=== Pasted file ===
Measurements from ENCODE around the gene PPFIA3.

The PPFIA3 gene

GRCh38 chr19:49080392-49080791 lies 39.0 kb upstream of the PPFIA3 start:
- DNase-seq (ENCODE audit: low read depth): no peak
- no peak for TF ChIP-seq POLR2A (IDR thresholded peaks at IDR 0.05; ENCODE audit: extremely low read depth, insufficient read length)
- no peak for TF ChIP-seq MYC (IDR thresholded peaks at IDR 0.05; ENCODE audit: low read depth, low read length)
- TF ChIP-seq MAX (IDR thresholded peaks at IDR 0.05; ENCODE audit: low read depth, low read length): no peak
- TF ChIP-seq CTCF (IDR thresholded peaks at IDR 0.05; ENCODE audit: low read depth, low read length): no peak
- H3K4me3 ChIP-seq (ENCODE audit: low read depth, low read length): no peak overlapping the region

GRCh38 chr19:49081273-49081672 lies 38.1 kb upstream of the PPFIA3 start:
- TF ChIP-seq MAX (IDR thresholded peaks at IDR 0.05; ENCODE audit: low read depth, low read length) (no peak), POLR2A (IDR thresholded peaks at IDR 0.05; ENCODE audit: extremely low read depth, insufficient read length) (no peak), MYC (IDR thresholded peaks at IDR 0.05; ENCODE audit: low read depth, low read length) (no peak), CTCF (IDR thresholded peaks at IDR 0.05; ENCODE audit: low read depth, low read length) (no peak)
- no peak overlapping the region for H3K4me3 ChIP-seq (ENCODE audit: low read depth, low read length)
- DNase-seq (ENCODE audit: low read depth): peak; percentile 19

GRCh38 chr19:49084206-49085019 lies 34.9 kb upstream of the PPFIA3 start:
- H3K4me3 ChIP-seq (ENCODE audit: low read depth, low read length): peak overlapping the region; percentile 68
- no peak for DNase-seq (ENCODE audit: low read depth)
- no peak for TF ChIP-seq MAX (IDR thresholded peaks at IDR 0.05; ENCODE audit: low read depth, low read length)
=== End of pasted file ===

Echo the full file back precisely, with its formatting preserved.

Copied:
Measurements from ENCODE around the gene PPFIA3.

The PPFIA3 gene

GRCh38 chr19:49080392-49080791 lies 39.0 kb upstream of the PPFIA3 start:
- DNase-seq (ENCODE audit: low read depth): no peak
- no peak for TF ChIP-seq POLR2A (IDR thresholded peaks at IDR 0.05; ENCODE audit: extremely low read depth, insufficient read length)
- no peak for TF ChIP-seq MYC (IDR thresholded peaks at IDR 0.05; ENCODE audit: low read depth, low read length)
- TF ChIP-seq MAX (IDR thresholded peaks at IDR 0.05; ENCODE audit: low read depth, low read length): no peak
- TF ChIP-seq CTCF (IDR thresholded peaks at IDR 0.05; ENCODE audit: low read depth, low read length): no peak
- H3K4me3 ChIP-seq (ENCODE audit: low read depth, low read length): no peak overlapping the region

GRCh38 chr19:49081273-49081672 lies 38.1 kb upstream of the PPFIA3 start:
- TF ChIP-seq MAX (IDR thresholded peaks at IDR 0.05; ENCODE audit: low read depth, low read length) (no peak), POLR2A (IDR thresholded peaks at IDR 0.05; ENCODE audit: extremely low read depth, insufficient read length) (no peak), MYC (IDR thresholded peaks at IDR 0.05; ENCODE audit: low read depth, low read length) (no peak), CTCF (IDR thresholded peaks at IDR 0.05; ENCODE audit: low read depth, low read length) (no peak)
- no peak overlapping the region for H3K4me3 ChIP-seq (ENCODE audit: low read depth, low read length)
- DNase-seq (ENCODE audit: low read depth): peak; percentile 19

GRCh38 chr19:49084206-49085019 lies 34.9 kb upstream of the PPFIA3 start:
- H3K4me3 ChIP-seq (ENCODE audit: low read depth, low read length): peak overlapping the region; percentile 68
- no peak for DNase-seq (ENCODE audit: low read depth)
- no peak for TF ChIP-seq MAX (IDR thresholded peaks at IDR 0.05; ENCODE audit: low read depth, low read length)